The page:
Þingvellir National Park
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Mon, 12/22/2014 - 09:00
Þingvellir National Park founded in 1930 is a UNESCO World Heritage site made famous because of its historical, cultural and geological importance. This Icelandic treasure with the name translated as “fields” or “plain” is valuable because of its special tectonic rocks and the volcanic environment found here. The Park which includes the largest natural lake of the country, called Þingvallatn is part of the primary stops and and most visited sites of Iceland, known under the name the “Golden Circle”. Þingvellir has emerged from its historical and political meaning associated to the Icelandic commonwealth into a place of meeting, a social center for everybody in Iceland.
Þingvellir National Park is situated in Bláskógabyggð in the South West part of the country, near the peninsula of Reykjanes and in the Hengill volcanic area. The canyon Almannagja is an evidence of the continental drift between the Eurasian Plates and North America. The canyon is not only a relic of natural beauty but also a common place where earthquakes occur.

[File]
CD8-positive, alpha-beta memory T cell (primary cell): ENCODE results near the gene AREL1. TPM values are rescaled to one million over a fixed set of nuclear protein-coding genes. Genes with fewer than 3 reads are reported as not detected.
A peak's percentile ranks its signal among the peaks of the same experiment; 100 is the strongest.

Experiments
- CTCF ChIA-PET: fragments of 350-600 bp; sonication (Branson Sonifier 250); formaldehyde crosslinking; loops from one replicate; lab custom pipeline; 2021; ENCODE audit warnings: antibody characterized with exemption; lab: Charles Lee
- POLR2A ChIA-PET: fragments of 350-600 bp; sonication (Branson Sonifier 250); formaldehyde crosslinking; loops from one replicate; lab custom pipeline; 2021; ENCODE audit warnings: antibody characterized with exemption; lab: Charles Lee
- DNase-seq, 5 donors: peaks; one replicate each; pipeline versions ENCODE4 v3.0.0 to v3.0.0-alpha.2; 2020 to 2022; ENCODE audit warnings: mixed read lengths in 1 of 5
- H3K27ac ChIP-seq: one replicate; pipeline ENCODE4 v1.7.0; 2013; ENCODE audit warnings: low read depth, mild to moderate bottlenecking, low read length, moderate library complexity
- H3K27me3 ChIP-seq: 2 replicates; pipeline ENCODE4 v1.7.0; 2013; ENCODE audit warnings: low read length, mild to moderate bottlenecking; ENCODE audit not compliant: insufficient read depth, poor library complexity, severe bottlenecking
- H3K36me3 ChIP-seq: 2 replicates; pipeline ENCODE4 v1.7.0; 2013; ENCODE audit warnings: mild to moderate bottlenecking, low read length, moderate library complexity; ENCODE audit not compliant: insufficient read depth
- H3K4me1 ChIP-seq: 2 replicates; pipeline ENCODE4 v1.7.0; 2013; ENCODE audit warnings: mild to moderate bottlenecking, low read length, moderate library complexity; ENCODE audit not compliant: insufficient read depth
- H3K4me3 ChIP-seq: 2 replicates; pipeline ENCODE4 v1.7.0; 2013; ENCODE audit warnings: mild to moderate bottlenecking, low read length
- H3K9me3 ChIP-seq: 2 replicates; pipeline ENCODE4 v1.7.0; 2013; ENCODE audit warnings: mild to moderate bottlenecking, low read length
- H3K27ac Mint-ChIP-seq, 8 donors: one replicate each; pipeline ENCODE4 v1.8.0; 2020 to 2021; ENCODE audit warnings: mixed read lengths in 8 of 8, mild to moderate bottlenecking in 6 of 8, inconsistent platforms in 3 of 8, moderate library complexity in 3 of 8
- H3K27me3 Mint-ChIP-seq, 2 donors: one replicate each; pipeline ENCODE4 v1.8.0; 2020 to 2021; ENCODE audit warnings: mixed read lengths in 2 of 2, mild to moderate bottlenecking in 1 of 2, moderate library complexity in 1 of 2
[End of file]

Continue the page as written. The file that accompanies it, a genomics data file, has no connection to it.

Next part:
You will be surprised noticing the clear waters of some rifts, probably the most appealing one being Nikulasargja or the Peningagja. Nicknamed “coin fissure”, this rift filled with clear water is littered with coins at the bottom. It is said that after it was bridge in 1907 for the royal visit of King Frederick the 8th of Denmark, the people gathered threw coins in the fissure to respect an old European tradition.
Þingvellir National Park includes Blaskogor or “The Blue Forest”, one of the few Icelandic forests, the Oxararfoss waterfall and Mount Botnsulur, over 1000 meters high, a mount with a glacier aspect. The Alþingi (assembly) at Þingvellir used to be Iceland's supreme legislative and judicial authority, established in 930 and marked in the park through the Lögberg (Law Rock).
Close to the Þingvellir National Park there is the forest called Vinaskogur or the “Friends forest”, which is a symbol of never ending friendship and peace among men.
It is also a custom that whenever the president of Iceland enters the park to present it to his guests, they stop to plant a tree.
Þingvellir National Park is a unique spot of great value. Whether you visit it to admire, take pictures or study the natural rock formations or you want to make a wish in the “coin fissure’, Þingvellir National Park is a very eye-catching, captivating place.